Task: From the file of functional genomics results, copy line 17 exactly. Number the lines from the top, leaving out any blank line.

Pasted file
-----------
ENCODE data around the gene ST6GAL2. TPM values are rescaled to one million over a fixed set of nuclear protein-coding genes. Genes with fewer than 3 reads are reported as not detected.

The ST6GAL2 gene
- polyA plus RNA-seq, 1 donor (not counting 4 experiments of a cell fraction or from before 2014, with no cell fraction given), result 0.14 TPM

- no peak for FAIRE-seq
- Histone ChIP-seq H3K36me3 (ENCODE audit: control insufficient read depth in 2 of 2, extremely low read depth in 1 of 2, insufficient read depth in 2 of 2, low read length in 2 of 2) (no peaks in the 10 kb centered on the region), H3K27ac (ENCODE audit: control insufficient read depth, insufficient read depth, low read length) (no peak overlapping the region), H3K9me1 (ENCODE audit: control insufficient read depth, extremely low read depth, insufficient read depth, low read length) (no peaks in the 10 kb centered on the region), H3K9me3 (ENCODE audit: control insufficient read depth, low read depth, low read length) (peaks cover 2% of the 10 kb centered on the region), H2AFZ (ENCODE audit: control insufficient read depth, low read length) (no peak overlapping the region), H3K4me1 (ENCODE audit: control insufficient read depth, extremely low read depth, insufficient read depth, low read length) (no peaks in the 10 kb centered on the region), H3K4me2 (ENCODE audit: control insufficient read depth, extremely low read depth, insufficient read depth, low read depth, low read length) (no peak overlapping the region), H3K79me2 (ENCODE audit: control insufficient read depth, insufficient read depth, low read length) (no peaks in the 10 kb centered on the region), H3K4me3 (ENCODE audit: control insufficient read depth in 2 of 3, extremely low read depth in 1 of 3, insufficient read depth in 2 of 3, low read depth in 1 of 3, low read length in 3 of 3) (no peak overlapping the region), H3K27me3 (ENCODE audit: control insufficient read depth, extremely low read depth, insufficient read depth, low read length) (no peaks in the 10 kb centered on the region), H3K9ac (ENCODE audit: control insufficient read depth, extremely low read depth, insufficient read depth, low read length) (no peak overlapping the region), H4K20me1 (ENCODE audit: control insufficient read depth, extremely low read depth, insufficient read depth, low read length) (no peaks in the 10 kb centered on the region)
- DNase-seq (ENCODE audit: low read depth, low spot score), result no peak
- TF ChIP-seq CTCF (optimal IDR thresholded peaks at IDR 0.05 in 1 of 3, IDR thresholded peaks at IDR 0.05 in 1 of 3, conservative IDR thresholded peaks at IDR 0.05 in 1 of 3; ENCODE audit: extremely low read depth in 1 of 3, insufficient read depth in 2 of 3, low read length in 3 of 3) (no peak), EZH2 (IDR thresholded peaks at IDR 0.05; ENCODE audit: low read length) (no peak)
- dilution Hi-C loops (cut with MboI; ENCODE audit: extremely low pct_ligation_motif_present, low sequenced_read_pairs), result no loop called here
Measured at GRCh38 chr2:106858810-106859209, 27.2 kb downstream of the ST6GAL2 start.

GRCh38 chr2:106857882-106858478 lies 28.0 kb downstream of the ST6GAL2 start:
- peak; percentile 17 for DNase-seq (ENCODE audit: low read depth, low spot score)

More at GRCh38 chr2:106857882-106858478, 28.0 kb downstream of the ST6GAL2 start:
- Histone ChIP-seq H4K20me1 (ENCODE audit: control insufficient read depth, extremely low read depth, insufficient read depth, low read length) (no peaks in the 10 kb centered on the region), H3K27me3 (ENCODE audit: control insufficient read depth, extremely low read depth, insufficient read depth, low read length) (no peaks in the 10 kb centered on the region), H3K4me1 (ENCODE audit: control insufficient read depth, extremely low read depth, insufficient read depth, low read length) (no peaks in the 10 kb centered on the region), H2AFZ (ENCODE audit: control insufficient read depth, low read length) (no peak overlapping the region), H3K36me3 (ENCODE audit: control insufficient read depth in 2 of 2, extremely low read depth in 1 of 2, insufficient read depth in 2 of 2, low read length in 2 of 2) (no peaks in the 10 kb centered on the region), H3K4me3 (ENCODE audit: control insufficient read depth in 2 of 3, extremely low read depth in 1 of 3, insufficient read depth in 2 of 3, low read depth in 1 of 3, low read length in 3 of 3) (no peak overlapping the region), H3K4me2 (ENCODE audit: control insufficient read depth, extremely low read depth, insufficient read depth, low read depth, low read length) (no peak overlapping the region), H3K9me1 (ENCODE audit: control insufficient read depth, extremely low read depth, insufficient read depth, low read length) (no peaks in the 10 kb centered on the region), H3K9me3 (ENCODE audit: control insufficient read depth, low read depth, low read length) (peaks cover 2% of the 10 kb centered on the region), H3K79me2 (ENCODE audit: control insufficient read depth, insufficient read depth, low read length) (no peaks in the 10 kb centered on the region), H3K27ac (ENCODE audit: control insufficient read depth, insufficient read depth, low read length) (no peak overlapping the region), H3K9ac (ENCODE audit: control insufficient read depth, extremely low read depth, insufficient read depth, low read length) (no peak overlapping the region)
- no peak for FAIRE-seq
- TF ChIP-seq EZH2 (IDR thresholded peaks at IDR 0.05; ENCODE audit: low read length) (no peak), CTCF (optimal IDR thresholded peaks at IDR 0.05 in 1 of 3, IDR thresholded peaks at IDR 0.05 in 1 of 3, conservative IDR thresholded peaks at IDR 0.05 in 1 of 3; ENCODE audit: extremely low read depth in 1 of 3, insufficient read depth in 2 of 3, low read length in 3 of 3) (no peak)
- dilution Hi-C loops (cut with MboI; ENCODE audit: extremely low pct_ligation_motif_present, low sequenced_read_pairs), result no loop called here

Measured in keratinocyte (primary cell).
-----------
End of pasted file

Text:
Measured in keratinocyte (primary cell).